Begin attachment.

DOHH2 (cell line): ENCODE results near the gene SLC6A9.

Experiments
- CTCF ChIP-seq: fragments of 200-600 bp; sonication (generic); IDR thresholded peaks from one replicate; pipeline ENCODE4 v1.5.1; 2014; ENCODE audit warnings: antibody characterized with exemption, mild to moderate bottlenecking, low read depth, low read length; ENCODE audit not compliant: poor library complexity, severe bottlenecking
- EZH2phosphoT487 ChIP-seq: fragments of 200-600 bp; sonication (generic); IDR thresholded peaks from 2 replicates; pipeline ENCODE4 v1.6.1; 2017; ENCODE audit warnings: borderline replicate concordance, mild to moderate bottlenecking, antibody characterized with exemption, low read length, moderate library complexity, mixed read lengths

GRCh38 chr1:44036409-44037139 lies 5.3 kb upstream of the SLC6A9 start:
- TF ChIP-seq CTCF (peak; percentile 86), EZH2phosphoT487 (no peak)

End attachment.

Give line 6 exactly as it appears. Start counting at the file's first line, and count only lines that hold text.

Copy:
- TF ChIP-seq CTCF (peak; percentile 86), EZH2phosphoT487 (no peak)